A team of researchers at the University of Kentucky have identified a new type of dementia, ‘LATE’ which until now may have been being wrongly diagnosed as Alzheimer’s disease.

LATE, or limbic-predominant age-related TDP-43 encephalopathy, has been linked with the brain protein TDP-43, and may be the dementia type experienced by up to a third of those currently diagnosed with Alzheimer’s, which is linked to the proteins amyloid and tau. It is also possible that a person could experience both types of dementia simultaneously.

The research team, led by Dr Peter Nelson, have noted in their paper that LATE, whilst clinically mimicking Alzheimer’s disease, has been found to affect the oldest members of our population – those over the age of 80. It also seems to cause a more gradual decline in memory. It is estimated by the research team that one in five people over 80 will have this form of dementia.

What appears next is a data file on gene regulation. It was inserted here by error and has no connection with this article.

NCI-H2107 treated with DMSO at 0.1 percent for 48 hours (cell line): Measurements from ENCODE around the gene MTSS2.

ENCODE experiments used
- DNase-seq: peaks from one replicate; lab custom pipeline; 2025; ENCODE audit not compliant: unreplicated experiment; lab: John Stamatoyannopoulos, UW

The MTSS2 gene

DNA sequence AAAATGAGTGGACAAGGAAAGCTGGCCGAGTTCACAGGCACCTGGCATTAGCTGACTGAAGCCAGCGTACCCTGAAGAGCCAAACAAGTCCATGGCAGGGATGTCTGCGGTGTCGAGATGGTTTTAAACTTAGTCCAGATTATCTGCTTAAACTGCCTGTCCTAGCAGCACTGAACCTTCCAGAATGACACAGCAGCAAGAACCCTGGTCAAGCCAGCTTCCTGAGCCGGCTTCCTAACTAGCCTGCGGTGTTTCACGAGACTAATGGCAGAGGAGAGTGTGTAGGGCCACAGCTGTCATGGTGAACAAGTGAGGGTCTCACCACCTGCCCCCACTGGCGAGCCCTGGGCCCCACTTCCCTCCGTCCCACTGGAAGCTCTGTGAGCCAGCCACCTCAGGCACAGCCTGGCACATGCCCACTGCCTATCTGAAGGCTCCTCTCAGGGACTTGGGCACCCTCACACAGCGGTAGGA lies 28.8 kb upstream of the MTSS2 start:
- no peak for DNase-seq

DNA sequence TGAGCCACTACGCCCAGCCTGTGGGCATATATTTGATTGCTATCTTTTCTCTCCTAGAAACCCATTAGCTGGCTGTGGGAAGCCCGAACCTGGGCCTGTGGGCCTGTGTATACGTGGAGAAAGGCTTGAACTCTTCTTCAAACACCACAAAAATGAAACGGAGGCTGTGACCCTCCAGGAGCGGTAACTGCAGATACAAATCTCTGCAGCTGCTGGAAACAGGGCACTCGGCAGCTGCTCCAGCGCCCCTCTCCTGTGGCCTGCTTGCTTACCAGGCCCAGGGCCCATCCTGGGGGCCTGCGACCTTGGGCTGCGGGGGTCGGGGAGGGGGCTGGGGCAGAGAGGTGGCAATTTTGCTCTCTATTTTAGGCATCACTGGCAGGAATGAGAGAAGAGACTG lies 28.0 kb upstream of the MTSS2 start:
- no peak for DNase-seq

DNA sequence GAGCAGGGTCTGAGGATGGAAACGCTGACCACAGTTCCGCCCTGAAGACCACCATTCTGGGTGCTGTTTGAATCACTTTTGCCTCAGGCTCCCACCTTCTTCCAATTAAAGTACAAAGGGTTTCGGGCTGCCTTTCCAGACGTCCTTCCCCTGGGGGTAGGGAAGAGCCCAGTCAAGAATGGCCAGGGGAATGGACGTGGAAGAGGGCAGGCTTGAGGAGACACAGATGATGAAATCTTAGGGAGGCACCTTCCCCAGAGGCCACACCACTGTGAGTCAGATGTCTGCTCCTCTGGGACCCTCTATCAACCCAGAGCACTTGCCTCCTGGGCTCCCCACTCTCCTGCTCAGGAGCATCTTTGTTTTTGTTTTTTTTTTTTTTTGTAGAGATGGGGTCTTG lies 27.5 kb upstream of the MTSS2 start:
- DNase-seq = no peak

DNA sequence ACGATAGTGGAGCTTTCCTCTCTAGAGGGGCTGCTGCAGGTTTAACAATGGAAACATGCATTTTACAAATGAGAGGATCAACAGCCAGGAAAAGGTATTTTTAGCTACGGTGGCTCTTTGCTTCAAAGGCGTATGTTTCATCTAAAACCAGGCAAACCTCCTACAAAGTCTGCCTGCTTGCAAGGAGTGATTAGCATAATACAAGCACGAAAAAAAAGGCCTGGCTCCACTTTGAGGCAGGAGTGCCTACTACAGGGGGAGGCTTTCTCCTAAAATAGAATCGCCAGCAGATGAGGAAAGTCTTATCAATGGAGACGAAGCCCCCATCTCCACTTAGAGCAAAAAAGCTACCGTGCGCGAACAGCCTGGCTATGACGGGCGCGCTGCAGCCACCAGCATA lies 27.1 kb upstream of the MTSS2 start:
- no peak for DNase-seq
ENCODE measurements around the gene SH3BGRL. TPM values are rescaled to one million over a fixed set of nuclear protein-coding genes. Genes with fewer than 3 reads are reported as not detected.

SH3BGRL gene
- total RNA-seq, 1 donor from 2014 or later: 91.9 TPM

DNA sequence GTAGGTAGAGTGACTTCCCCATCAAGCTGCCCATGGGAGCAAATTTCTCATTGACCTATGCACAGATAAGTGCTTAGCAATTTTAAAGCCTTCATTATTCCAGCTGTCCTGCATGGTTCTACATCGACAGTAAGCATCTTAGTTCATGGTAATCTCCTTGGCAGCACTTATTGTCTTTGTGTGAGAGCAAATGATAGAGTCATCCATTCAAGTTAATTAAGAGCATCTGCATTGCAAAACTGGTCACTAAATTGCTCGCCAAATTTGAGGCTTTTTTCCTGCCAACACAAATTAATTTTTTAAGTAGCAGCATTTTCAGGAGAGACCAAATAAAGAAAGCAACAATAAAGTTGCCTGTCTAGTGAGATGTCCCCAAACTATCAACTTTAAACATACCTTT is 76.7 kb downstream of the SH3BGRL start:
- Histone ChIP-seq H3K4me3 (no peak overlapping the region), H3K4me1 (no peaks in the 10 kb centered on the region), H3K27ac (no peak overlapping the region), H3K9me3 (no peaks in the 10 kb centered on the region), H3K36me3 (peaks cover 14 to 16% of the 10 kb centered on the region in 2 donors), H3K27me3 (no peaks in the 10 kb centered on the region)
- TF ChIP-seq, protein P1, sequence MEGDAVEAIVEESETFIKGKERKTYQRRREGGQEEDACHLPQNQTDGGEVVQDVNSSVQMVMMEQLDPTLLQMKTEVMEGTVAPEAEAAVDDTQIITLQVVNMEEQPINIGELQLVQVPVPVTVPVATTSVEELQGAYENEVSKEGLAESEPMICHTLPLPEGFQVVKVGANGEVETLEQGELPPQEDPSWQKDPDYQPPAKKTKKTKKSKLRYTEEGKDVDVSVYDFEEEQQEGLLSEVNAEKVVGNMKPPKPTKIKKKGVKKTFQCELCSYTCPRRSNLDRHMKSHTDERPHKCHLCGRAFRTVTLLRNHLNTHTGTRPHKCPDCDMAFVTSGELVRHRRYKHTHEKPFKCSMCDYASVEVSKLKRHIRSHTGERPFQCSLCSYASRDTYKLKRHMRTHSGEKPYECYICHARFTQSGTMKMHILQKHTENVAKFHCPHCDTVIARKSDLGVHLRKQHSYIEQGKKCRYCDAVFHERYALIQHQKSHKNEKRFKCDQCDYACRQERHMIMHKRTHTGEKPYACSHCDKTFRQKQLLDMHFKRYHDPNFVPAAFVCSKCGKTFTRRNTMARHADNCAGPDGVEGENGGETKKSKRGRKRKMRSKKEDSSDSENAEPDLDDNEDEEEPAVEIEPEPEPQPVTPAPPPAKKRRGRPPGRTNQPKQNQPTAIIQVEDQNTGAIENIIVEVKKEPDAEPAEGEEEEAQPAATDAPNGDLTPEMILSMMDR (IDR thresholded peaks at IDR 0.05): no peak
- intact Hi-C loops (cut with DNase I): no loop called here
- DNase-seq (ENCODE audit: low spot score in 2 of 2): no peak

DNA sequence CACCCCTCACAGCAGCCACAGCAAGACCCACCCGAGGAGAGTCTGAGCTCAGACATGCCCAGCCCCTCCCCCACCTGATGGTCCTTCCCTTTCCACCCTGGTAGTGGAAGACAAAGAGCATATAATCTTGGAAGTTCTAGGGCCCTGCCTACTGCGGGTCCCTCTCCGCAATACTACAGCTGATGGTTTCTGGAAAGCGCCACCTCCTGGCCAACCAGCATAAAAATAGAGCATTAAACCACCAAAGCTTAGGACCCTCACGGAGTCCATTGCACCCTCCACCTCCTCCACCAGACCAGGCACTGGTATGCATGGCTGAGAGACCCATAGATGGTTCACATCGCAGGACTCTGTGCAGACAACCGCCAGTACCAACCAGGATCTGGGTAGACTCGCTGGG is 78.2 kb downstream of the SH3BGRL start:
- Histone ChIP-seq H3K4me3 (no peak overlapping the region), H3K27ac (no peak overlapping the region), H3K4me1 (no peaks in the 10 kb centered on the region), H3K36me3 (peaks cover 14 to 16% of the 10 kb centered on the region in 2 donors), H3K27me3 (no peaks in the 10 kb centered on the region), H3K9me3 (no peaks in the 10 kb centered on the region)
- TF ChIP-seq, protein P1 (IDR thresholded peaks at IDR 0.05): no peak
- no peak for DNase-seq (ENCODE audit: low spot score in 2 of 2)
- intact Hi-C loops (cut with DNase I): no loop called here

Experts note that identifying the different types of dementia – an umbrella term for symptoms of cognitive decline including difficulties with memory and processing – is essential in both understanding dementia, and in developing effective future treatments.

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